Sutton Place, is a small street in the London Borough of Hackney. It links Homerton High Street with St John's Church Gardens, in Hackney. The Georgian terrace of 1790-1806, is Grade II listed as a whole, together with the villas on the north side of the street which date from 1820, and is sited in the conservation area around the gardens of St John-at-Hackney. The street replaced Church Path, an historic path connecting the villages of Homerton and Hackney.
On the south side, is a stock-brick three-storeyed terrace of Georgian houses built by Charterhouse. The terrace was likely to have been designed by its inhouse surveyor, William Pilkington, between 1790 and 1806. It was then leased to William Collins in 1809. The terrace replaced a school in the large medieval Tan House (occupied by Thomas Sutton in Tudor times) which occupied the site at the east end of the terrace - next to Sutton House. Sutton Place was constructed along the line of the short path across Church field, connecting Upper Homerton with the parish church of St John-at-Hackney.
The terrace is 'soot washed'. This was a technique whereby the entire frontage was given a coating of soot, before fine white lining was applied to the darkened mortar between the bricks. This gave the appearance of much finer brickwork. The terrace appears uniform, but numbers 1 & 2 are the earlier and finer houses, with 'barrel' backs. Wrought iron railings and a light well separate the frontages from the street, with under pavement cellars for each house. It is a condition of the listing that external decoration must be black. This emphasises the austere look of the terrace.
As many as three servants would live and work in the basement of each house, hauling coal from the cellars to the grates in the upper house. The basements would have consisted of a small sitting (and sleeping) room, together with a kitchen at the back; with all the household cooking performed on a small range. Because this was such a small space, many of the washing and cooking activities took place in a range of small sheds at the rear of the buildings.
At the rear of the houses are long gardens leading to a nightsoil path. This was for the removal of waste from the houses, which would be collected by cart. Main sewerage appears to have arrived with the culverting of Hackney Brook in about 1847, which is reputed to run in a large cast iron tube through the back gardens, before turning South down Isabella Road to join the main sewer network at Old Ford.
Lead was stolen from the roof, of one of the houses under construction, on the night of 22 December 1808. The perpetrator was sentenced to be publicly whipped in Hackney Village and to one year in the House of Correction.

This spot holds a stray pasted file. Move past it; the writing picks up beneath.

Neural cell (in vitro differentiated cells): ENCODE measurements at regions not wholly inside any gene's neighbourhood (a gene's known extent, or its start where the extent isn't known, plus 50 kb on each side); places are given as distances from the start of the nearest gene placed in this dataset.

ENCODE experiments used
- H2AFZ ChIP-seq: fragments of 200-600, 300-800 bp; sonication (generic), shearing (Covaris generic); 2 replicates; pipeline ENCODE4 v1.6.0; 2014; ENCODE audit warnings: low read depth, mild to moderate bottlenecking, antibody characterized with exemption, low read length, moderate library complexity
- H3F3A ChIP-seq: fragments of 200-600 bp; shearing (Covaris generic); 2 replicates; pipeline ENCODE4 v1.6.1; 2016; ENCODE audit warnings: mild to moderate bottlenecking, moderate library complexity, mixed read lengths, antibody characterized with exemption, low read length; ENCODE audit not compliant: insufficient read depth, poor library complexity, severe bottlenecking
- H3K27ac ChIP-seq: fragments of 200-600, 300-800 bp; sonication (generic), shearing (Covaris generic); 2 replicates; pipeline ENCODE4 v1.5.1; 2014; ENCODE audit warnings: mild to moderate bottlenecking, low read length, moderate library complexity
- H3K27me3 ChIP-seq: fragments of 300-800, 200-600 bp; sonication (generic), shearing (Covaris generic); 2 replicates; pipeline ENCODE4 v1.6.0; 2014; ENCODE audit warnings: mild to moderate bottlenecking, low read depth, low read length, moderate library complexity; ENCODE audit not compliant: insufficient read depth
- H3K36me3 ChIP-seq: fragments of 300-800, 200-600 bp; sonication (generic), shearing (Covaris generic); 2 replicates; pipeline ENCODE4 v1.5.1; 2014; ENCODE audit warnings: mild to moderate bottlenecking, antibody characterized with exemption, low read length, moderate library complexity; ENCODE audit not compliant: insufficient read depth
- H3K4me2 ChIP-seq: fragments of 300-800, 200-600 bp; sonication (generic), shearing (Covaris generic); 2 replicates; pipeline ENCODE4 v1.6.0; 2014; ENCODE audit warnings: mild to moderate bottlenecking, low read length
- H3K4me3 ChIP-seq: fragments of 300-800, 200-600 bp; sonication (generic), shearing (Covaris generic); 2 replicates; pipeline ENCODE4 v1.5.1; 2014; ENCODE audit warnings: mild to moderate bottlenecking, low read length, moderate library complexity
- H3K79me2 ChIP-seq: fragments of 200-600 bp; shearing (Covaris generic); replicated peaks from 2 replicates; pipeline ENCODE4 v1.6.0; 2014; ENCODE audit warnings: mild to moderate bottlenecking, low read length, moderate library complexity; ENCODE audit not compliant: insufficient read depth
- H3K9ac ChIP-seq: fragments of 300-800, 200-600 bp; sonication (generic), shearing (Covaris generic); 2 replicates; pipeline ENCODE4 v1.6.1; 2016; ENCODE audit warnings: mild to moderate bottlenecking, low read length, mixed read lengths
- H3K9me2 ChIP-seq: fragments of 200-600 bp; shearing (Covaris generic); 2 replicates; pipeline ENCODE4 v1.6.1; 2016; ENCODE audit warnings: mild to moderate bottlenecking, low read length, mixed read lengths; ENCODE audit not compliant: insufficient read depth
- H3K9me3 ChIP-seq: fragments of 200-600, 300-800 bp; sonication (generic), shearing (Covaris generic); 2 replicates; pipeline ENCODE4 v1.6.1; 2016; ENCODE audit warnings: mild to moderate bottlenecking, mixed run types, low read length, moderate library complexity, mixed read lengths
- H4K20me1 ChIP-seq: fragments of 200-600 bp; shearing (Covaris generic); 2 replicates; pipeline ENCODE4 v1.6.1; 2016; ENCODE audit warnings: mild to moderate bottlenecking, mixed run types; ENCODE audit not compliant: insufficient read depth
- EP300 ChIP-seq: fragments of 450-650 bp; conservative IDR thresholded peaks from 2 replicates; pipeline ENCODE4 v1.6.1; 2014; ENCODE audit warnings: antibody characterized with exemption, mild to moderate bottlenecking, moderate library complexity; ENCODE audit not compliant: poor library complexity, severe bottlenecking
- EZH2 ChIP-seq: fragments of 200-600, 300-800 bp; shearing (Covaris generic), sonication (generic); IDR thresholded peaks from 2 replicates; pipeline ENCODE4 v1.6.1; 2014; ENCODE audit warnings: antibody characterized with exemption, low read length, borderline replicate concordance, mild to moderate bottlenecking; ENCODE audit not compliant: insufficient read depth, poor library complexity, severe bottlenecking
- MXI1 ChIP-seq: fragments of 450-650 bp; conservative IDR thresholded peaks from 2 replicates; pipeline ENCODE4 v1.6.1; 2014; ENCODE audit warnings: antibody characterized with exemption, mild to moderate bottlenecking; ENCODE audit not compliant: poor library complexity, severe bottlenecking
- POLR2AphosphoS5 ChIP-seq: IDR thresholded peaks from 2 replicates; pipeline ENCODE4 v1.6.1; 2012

At each end of the terrace were two yards, for carriages and horses. The one adjacent to Sutton House was for many years a car breakers and repair garage (Taiko Autos) but has been acquired by the National Trust and turned into a garden for visitors called the Breaker's Yard, which includes features commemorating its former use.
The Hackney Proprietary Grammar school opened in 1830, on the north side of the street, adjacent to St John's churchyard, providing education for 130 boys. The Madras system was used, whereby elder boys were appointed monitors to take responsibility for the younger boys. The school caused controversy for the number of non-conformist teachers and for a notorious ban on the sons of shopkeepers. By 1840, the school had declined to an entry of 50 pupils and was amalgamated with the Church of England Grammar school (on a site now occupied by a part of the Pembury Estate). The school building became a private building known as Sutton Lodge, and by the 1950s was demolished to extend the adjacent Metal Box factory.
The north side of the street consists of villas built in 1820, also listed. There are two small blocks of flats at either end of the north side, filling in gaps in the terrace, but in keeping with the villas.
The street survives intact, as it remained in the ownership of Charterhouse into the 20th century. Then it passed to the Metal Box Company, who developed a factory behind the buildings on the north side. The (unsightly) office block on the north-western corner was built to service the factory, on the site of the former Hackney Grammar School. The core of the Metal Box site became the award-winning Sutton Square, private development.
Originally, the street was occupied by wealthy merchants and gentry, including at least one mayor of Hackney and the exiled German poet and revolutionary Ferdinand Freiligrath. However, in the early 20th century was leased to institutions, including one for the 'training of domestic servants' (a M.A.B.Y.S. home, Metropolitan Association for Befriending Young Servants, actually an attempt to save poor girls from a life of prostitution). They fell into multiple occupation, and might have been demolished, but for their listing. From the 1970s individual private owners have endeavoured to restore the houses. A notable recent resident was Colin Firth, and Sutton Place has itself appeared in the film of Virginia Woolf's The Hours.
Unusually, the street retains the original practice of sequentially numbering adjacent buildings (rather than grouping evens and odds). A Victorian postbox remains at the Homerton end of the street.